An image of citizen journalists in Chicago

Here’s how Chicago’s City Bureau trains citizens to report on local government

Rather than extracting information from community members for news stories, City Bureau brings them into the newsgathering process.

Jenna Spinelle  - July 19, 2021

School boards, zoning committees, public safety councils — every community in the United States has governing bodies like this and, despite boring titles and jargon-filled agendas, they make decisions that impact people’s everyday lives. However, without local news outlets to report on what’s happening, residents are left largely in the dark about critical elements of local government and community life. 

City Bureau is changing this dynamic by recruiting citizens, not professional journalists, to cover government meetings through its Documenters program. Documenters serve as the community’s eyes and ears at public meetings and help spread the word about what local government is up to.

Founded in 2015, City Bureau is a non-profit civic journalism lab based on Chicago’s South Side. It brings journalists and community members together to tell stories inclusively.

Rather than extracting information from community members for news stories, City Bureau brings them into the newsgathering process. Readers weigh in on story ideas, provide feedback and in some cases, even take on the role of citizen journalist.

“In 2015, we set out to address a structural crisis in journalism,” said City Bureau co-founder Darryl Holliday. “We saw four interrelated problems: inequitable, misrepresentative local reporting; a lack of diverse budgets in newsrooms; distrust of media in communities of colour; and unsustainable media business models.”

Creating a new public record

Documenters is City Bureau’s largest journalism training program. Each Documenter is paid for covering meetings and receives training in topics including fact-checking, social media and the basics of local government. Rather than producing traditional news stories, the goal is to create a public record without complicated jargon that’s more easily accessible than what the government produces.

More than 1,000 people have covered more than 1,300 public meetings in Chicago, Detroit and Cleveland since 2018. The program is open to anyone; Holliday said its participants range from high school or college students to retirees.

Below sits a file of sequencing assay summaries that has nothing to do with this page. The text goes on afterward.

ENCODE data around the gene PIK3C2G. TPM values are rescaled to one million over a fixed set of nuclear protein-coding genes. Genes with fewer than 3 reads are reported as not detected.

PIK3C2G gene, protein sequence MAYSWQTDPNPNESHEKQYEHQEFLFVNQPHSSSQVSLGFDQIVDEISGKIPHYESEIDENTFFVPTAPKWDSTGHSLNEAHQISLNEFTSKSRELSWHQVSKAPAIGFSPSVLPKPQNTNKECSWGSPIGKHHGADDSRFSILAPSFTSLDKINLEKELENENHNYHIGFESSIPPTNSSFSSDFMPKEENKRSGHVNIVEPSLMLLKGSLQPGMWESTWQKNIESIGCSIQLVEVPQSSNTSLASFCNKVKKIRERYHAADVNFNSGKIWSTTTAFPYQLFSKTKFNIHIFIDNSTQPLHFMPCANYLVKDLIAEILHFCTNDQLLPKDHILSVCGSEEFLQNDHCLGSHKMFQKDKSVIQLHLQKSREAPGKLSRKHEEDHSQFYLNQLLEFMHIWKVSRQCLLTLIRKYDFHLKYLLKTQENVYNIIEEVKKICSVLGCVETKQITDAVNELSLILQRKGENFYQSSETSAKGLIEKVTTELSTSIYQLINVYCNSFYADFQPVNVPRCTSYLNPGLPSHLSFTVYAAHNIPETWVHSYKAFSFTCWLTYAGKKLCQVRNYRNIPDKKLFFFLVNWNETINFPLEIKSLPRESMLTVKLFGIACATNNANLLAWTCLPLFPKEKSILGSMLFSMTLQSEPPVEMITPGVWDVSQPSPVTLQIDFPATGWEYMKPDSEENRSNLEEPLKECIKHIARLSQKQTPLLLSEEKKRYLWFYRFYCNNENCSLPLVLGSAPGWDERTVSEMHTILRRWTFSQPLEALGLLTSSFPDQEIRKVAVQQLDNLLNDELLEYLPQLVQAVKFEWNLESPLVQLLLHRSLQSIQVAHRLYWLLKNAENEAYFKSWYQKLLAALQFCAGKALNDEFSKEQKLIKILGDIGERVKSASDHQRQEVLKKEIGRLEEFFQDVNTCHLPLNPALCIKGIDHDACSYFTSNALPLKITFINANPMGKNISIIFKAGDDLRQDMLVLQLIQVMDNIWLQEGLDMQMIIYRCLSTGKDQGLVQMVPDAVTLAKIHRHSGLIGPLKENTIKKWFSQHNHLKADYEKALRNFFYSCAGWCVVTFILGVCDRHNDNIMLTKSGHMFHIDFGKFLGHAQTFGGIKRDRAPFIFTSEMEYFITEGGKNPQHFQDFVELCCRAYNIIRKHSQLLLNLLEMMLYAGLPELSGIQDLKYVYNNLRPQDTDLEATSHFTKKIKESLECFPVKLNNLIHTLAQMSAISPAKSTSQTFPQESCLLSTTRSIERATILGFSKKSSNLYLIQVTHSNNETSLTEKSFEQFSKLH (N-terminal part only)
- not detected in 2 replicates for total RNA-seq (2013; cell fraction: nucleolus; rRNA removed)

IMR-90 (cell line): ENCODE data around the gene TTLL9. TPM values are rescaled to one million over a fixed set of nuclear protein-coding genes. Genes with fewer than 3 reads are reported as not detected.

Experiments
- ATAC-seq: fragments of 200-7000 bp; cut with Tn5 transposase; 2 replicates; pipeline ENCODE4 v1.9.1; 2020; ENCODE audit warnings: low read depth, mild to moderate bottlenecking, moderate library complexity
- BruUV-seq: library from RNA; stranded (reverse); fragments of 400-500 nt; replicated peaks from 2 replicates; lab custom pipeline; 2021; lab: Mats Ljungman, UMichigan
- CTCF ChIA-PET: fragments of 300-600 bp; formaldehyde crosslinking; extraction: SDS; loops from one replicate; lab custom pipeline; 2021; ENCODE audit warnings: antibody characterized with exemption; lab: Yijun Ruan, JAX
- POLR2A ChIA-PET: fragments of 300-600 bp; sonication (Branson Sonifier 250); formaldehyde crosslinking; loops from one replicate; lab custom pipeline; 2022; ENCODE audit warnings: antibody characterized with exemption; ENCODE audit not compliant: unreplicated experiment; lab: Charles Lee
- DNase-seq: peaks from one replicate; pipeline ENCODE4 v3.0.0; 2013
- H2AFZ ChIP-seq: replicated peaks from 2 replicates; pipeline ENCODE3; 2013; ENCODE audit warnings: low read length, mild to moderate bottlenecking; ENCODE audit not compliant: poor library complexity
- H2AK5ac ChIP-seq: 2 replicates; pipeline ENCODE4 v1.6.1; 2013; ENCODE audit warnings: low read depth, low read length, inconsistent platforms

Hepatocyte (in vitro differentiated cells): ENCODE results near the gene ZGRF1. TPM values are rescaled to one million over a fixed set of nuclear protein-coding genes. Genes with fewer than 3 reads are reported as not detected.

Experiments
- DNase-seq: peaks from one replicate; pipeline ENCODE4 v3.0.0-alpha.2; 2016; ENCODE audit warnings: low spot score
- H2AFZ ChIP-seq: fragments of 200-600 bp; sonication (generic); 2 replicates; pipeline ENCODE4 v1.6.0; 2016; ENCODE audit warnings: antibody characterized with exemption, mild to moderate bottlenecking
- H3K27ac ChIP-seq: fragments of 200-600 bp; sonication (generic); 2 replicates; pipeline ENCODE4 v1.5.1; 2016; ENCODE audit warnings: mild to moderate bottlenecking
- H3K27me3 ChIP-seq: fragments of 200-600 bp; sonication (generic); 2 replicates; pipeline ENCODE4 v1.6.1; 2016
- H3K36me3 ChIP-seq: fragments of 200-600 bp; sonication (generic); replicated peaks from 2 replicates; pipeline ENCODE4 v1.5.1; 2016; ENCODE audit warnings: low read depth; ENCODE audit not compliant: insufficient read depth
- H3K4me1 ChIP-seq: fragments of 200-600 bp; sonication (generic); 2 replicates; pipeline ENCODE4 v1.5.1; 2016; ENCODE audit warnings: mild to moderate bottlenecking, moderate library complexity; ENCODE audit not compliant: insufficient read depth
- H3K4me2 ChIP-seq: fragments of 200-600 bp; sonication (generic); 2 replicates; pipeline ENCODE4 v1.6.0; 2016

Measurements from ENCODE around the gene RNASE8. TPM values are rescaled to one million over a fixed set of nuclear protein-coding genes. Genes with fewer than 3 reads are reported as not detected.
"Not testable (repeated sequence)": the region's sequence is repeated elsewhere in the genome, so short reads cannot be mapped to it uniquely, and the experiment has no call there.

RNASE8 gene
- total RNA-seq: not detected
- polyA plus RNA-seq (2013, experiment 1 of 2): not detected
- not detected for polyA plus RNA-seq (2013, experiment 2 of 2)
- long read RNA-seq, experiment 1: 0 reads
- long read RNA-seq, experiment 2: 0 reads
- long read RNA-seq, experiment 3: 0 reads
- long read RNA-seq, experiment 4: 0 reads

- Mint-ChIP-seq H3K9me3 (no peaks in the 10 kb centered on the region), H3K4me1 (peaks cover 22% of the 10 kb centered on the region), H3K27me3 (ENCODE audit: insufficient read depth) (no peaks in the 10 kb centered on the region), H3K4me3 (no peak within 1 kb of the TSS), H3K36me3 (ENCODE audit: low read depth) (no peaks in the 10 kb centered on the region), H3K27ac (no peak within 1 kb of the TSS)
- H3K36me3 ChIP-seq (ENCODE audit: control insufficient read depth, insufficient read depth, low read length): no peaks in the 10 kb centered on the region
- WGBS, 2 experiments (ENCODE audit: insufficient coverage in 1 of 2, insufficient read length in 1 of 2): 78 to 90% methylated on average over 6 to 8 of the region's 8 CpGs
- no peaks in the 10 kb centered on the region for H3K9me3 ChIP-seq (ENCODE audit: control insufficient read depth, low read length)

The League of Women Voters has public meeting watchers, but Holliday said he’s not aware of any organization combining those efforts with journalism like Documenters does.

“We tried it as a series of projects beforehand to see if it would work well as an ongoing program,” Holliday said. “The network aspect of it and working in multiple cities came later. We felt confident that what can work in Chicago can work in Cleveland or work anywhere.”

The initial Documenters cohort came from participants in City Bureau’s fellowship program and spread from there to include teachers, lawyers and people involved in other civic organizations in their cities.

Documenters is City Bureau’s largest program, but far from the only way it engages in community-centered journalism. It hosts Public Newsroom events that bring community members together for a conversation about local news and issues, as well as a civic reporting training program for journalists that focuses on racial equity and community engagement. 

A path to sustainability

City Bureau has received funding from more than a dozen foundations across the United States. But as independent publishers know well, grant funding does not last forever. Holliday and the team are beginning to explore what other funding models could look like.

The first such attempt is Newswire, a newsletter based on reporting from Documenters in Chicago that City Bureau describes as a “daily dose of civics.” It’s currently free, but Holliday expects to eventually add a paid version.

“I also see a world in which groups like Chalkbeat or another topic-driven organization might have Documenters to attend meetings they can’t get to,” Holliday said.

Holliday said City Bureau has heard from more than 90 outlets that want to bring Documenters to their communities. As the program grows, he hopes the team at City Bureau can take a step back from directly running it and move to a community governance model led by the Documenters themselves.

“As those generative relationships form, they lead to new ideas and new cohorts,” Holliday said. “The programs that form in other areas might not look exactly the same as Documenters does now and that’s okay.” 

For more information on this model of journalism, visit Gather, a project of the Agora Journalism Center at the University of Oregon or check out the book “Community-Centered Journalism: Engaging People, Exploring Solutions, and Building Trust” by Temple University professor Andrea Wenzel.


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